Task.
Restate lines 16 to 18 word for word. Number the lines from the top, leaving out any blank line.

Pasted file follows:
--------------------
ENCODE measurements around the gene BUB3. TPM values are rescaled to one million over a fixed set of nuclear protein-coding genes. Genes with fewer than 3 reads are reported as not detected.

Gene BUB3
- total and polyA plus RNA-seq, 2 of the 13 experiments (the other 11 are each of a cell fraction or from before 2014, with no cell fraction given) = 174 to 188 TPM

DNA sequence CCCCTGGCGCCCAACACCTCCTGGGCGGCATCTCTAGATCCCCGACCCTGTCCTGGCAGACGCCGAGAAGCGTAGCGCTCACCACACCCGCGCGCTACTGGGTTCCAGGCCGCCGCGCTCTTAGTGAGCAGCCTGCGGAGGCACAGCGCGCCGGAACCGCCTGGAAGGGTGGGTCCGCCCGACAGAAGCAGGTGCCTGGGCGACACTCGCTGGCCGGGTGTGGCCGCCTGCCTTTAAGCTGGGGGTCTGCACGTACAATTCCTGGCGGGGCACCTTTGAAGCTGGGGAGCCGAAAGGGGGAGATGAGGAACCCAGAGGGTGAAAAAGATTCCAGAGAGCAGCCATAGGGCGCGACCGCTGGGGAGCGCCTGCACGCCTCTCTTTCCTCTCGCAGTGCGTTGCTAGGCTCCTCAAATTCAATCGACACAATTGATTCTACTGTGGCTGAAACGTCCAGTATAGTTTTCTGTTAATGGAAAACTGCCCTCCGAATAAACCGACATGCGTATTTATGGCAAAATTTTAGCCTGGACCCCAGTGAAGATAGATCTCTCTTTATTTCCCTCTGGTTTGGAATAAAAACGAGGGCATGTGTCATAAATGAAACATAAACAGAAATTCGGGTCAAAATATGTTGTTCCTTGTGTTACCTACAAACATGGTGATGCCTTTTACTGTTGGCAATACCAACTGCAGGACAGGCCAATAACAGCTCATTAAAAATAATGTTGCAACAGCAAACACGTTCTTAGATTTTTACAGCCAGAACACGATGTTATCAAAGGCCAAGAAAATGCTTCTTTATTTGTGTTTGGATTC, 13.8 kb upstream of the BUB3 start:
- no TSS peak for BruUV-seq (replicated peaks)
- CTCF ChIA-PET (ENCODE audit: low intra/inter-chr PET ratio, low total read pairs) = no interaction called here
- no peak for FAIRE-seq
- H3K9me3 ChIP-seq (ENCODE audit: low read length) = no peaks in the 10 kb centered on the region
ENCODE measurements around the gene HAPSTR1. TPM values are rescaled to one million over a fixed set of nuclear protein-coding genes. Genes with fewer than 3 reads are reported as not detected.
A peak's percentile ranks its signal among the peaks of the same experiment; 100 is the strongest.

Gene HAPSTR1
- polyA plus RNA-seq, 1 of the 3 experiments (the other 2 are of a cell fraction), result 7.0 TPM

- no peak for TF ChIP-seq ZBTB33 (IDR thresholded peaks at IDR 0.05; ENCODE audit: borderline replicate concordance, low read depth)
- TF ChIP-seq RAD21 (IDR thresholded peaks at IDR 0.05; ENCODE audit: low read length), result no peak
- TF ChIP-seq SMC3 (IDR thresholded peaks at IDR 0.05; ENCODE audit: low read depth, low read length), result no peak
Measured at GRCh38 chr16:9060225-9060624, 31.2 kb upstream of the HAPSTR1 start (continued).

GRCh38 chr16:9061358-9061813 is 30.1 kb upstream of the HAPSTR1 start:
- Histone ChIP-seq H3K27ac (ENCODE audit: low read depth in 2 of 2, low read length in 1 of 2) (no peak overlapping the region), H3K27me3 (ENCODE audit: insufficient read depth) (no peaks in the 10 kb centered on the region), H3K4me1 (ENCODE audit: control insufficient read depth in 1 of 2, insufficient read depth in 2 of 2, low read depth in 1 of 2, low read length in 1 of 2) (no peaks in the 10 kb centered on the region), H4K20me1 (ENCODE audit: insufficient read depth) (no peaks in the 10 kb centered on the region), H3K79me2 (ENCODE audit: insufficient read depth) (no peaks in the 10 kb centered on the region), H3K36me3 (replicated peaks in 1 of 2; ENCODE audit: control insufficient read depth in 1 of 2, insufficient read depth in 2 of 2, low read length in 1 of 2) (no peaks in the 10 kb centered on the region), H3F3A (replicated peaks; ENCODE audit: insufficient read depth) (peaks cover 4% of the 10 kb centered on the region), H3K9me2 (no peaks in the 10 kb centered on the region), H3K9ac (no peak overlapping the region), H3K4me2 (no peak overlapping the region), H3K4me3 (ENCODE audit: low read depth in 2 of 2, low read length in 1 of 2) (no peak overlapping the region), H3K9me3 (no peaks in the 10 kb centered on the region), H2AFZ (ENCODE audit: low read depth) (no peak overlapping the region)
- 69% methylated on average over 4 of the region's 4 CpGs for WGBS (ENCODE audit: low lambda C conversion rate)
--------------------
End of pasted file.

Measured at GRCh38 chr16:9060225-9060624, 31.2 kb upstream of the HAPSTR1 start (continued).

GRCh38 chr16:9061358-9061813 is 30.1 kb upstream of the HAPSTR1 start:
- Histone ChIP-seq H3K27ac (ENCODE audit: low read depth in 2 of 2, low read length in 1 of 2) (no peak overlapping the region), H3K27me3 (ENCODE audit: insufficient read depth) (no peaks in the 10 kb centered on the region), H3K4me1 (ENCODE audit: control insufficient read depth in 1 of 2, insufficient read depth in 2 of 2, low read depth in 1 of 2, low read length in 1 of 2) (no peaks in the 10 kb centered on the region), H4K20me1 (ENCODE audit: insufficient read depth) (no peaks in the 10 kb centered on the region), H3K79me2 (ENCODE audit: insufficient read depth) (no peaks in the 10 kb centered on the region), H3K36me3 (replicated peaks in 1 of 2; ENCODE audit: control insufficient read depth in 1 of 2, insufficient read depth in 2 of 2, low read length in 1 of 2) (no peaks in the 10 kb centered on the region), H3F3A (replicated peaks; ENCODE audit: insufficient read depth) (peaks cover 4% of the 10 kb centered on the region), H3K9me2 (no peaks in the 10 kb centered on the region), H3K9ac (no peak overlapping the region), H3K4me2 (no peak overlapping the region), H3K4me3 (ENCODE audit: low read depth in 2 of 2, low read length in 1 of 2) (no peak overlapping the region), H3K9me3 (no peaks in the 10 kb centered on the region), H2AFZ (ENCODE audit: low read depth) (no peak overlapping the region)